The SIM Swapping attack allows a criminal to steal your phone number and gain access to all of your accounts.
What is a SIM card?
SIM stands for Subscriber Identity Module and is a small removable chip card that is inserted into the phone. Each SIM card is unique and tied to your number. You can insert your SIM card into another phone and your number and all account information will be transferred to the new device.
How is the SIM card replaced?
SIM Swapping starts with an attacker contacting your carrier impersonating you. He may say that he has a new SIM card to activate the account, but the phone and the old SIM card are lost or damaged. Your carrier will most likely ask for some information to verify your identity, such as a PIN, security questions you provided, or passport details.
After verifying your identity, a cybercriminal can reassign your phone number to their SIM card. Basically, he has unlinked the number from your phone and linked it to his SIM card. In this case, an attacker can reset passwords from all your accounts and pass any two-factor authentication. As a result, a scammer can gain access to multiple accounts, email, payment systems, social networks, online stores, etc.
How does a criminal find out passport data?
In recent years, there have been thousands of data breaches with billions of records that include payment details, passport details, names, email addresses, passwords, phone numbers, residential addresses and dates of birth of clients of many companies.
For example, in 2020, the passport data of online voting participants was leaked, however, only the series and number of the passport were disclosed, by which it is impossible to directly identify the owner. But by comparing the numbers with other leaks, you can easily identify a citizen.
How does the criminal find out the PIN code?
According to cybersecurity researchers, there is a high chance that your PIN matches your date of birth, residential address, or zip code. This data can also be leaked, and a cybercriminal can try to guess the PIN.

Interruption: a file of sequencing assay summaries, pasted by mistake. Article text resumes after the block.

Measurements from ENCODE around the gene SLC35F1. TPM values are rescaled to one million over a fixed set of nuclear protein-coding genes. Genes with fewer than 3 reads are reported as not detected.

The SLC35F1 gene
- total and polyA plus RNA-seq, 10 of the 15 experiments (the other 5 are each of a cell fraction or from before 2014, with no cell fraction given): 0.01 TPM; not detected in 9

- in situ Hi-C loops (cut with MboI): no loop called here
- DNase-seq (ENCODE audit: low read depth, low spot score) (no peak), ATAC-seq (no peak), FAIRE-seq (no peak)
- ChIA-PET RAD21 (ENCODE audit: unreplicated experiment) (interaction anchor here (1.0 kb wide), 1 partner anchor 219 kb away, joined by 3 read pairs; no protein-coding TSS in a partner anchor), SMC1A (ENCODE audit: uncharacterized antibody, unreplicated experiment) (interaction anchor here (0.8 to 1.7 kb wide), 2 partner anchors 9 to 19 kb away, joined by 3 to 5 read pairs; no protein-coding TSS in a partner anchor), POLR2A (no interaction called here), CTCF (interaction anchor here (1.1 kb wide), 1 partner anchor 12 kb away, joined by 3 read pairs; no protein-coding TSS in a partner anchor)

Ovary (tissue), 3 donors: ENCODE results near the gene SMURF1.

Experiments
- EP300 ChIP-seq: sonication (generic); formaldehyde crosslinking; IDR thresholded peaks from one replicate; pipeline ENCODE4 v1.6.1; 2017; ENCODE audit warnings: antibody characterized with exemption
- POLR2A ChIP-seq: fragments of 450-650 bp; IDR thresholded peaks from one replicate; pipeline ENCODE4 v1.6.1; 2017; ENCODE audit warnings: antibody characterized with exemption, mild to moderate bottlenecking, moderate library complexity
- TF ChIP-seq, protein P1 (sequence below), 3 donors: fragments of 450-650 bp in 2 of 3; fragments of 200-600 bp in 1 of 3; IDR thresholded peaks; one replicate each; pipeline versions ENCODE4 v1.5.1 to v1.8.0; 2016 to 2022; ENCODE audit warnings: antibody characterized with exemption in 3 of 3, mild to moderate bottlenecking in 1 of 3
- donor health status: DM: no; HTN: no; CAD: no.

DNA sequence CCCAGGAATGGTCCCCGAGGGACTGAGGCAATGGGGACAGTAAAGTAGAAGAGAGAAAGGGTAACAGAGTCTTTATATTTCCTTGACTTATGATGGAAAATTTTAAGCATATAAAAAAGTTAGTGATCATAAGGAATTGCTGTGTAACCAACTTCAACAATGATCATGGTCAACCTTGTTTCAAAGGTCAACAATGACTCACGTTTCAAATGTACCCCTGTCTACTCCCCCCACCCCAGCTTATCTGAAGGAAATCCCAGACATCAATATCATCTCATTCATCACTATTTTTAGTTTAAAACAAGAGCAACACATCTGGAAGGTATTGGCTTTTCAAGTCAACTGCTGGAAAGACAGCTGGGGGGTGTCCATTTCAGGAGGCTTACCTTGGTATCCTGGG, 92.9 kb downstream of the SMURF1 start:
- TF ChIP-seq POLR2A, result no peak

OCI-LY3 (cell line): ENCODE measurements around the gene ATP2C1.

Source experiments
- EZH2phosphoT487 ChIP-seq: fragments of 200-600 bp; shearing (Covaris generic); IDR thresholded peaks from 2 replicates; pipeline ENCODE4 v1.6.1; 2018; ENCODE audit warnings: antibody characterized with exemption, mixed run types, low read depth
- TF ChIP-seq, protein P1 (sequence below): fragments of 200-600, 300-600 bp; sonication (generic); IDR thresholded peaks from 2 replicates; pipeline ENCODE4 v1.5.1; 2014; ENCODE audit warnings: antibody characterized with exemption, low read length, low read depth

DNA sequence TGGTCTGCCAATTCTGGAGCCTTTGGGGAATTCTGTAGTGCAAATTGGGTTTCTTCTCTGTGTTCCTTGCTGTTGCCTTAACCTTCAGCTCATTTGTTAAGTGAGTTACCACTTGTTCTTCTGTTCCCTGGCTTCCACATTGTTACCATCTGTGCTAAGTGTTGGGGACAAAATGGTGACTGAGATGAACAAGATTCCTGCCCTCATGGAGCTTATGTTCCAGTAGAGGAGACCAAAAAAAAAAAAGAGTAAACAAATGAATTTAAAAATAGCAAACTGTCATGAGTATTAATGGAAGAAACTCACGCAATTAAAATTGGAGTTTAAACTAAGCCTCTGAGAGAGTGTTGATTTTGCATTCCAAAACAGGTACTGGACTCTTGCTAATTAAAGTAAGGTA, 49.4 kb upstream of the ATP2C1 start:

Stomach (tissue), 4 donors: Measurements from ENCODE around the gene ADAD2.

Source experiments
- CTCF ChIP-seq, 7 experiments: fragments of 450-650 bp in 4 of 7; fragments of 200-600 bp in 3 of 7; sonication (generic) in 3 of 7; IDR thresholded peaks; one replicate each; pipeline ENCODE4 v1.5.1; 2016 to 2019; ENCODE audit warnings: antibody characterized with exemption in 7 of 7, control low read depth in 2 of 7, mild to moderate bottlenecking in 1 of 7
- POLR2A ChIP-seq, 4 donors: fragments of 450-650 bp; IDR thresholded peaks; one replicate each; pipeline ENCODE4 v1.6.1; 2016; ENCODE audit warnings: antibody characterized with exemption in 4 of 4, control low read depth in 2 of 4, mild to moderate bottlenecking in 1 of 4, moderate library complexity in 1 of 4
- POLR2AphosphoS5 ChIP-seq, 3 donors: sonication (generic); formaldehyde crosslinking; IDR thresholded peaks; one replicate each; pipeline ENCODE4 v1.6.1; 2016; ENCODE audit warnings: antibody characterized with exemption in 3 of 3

If the scammer is still unable to determine the correct PIN code, he will simply tell the telecom operator that "he set this PIN code a long time ago and no longer remembers it." Therefore, the operator will ask you to name the passport data that the attacker already has. Transferring a SIM card takes a few minutes. After that, you will no longer be able to activate your account on your phone.
How do you know if your SIM card has been changed?
There are several clear signs that you have been the victim of this attack:
Text messages and calls stop working;
You receive emails about account changes;
You have discovered that your social media accounts have been hacked;
The scammer will take money from your card.
If you see all of these activities, please let your carrier know.
How can I prevent SIM card spoofing?
There is no specific answer to this question, but there are several steps you can take to improve your protection:
Reset your PIN on your carrier account! Choose a secure, complex PIN that only you will know. Do not use information that could be leaked - address, date of birth, passport series and number, etc.
Set up the privacy of your social media accounts! In a major Facebook data breach in 2021, no credentials were stolen, and the information collected was extracted from public profiles.
Make personal information available only to you or trusted friends!
Use a two-factor authentication app that doesn't use SMS messages!
Ask your carrier how they can protect you from SIM card spoofing! Your operator may already have strong protection. Customers have the right and should actively demand improved safeguards in order for the company to implement them.